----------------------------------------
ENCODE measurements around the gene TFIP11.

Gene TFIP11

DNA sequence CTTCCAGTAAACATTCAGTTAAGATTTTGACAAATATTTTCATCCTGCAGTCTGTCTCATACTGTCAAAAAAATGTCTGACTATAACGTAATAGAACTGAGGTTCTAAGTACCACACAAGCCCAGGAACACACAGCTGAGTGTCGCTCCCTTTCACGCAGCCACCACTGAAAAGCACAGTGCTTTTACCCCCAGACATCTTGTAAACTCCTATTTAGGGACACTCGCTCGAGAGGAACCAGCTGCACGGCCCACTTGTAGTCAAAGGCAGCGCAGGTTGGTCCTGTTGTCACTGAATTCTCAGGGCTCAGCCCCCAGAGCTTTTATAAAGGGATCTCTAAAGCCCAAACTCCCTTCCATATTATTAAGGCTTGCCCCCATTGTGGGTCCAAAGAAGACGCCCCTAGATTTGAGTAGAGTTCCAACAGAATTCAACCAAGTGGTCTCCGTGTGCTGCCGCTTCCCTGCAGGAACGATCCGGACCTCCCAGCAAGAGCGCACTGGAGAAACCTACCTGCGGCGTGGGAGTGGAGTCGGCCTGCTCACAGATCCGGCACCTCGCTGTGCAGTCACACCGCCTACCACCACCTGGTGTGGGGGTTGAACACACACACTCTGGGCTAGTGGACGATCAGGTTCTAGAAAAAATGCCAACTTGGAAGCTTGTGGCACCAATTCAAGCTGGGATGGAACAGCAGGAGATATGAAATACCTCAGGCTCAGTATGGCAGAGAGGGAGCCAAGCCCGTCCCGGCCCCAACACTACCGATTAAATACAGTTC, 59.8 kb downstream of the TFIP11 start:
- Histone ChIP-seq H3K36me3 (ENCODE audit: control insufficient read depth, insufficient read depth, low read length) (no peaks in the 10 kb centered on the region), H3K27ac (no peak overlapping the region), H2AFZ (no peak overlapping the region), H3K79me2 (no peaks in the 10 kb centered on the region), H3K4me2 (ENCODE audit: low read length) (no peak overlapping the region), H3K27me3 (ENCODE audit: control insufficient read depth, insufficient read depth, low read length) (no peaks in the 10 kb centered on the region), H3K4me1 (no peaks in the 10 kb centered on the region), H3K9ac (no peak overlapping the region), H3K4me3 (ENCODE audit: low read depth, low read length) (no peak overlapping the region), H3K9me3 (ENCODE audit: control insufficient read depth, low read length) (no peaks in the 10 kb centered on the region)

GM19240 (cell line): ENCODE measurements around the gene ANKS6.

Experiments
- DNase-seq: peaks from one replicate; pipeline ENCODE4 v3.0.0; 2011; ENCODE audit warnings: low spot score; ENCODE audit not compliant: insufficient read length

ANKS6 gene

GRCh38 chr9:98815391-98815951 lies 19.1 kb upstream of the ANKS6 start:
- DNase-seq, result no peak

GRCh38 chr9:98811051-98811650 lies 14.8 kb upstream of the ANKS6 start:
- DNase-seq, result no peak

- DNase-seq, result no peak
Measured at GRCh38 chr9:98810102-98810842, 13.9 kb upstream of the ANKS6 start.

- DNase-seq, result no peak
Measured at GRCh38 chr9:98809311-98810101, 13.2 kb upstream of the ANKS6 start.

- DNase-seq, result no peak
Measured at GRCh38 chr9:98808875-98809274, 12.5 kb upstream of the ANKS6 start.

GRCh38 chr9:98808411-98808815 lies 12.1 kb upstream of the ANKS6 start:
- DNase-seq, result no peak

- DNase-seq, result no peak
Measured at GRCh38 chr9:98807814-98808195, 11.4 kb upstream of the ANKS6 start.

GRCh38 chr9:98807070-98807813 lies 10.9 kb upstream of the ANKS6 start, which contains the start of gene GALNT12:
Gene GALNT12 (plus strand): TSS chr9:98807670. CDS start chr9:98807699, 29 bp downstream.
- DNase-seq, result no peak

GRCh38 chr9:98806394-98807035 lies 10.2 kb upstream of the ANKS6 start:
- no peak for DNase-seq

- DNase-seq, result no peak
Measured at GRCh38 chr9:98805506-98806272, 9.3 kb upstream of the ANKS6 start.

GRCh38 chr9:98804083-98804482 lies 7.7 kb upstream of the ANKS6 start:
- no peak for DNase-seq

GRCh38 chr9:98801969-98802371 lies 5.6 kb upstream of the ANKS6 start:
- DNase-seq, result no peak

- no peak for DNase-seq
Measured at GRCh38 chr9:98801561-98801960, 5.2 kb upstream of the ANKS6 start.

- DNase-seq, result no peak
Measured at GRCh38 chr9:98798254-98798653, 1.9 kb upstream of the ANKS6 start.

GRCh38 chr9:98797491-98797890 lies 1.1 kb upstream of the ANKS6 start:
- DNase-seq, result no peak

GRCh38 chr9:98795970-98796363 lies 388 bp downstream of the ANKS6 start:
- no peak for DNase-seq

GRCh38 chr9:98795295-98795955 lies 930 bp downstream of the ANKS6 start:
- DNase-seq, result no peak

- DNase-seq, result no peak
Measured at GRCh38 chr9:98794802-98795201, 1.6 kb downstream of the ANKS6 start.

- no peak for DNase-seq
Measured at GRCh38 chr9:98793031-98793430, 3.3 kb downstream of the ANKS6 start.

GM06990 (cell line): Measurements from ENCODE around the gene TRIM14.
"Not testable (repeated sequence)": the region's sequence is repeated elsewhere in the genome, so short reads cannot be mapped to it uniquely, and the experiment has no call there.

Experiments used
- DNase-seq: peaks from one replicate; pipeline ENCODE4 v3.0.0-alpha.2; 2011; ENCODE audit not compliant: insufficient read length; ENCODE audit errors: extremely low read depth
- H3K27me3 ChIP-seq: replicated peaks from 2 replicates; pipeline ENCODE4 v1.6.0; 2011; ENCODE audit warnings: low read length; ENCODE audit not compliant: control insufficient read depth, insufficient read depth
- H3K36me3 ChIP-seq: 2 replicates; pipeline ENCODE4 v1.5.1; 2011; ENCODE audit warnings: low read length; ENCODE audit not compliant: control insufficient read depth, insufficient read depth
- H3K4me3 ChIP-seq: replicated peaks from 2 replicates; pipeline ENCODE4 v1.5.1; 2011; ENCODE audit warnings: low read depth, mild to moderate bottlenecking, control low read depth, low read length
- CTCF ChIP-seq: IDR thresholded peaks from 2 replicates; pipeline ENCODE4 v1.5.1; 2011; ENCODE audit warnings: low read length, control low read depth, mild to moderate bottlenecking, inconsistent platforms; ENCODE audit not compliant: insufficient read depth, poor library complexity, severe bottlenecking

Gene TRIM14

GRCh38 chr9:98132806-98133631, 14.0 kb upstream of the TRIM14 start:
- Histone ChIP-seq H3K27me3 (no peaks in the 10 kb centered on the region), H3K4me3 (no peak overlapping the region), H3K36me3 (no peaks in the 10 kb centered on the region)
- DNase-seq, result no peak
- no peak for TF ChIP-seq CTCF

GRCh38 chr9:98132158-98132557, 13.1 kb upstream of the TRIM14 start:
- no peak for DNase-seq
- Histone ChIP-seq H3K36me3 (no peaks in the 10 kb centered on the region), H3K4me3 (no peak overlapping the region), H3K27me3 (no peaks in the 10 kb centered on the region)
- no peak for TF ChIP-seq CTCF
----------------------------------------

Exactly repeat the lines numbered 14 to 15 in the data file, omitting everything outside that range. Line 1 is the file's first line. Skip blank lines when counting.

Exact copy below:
Measured at GRCh38 chr9:98810102-98810842, 13.9 kb upstream of the ANKS6 start.

- DNase-seq, result no peak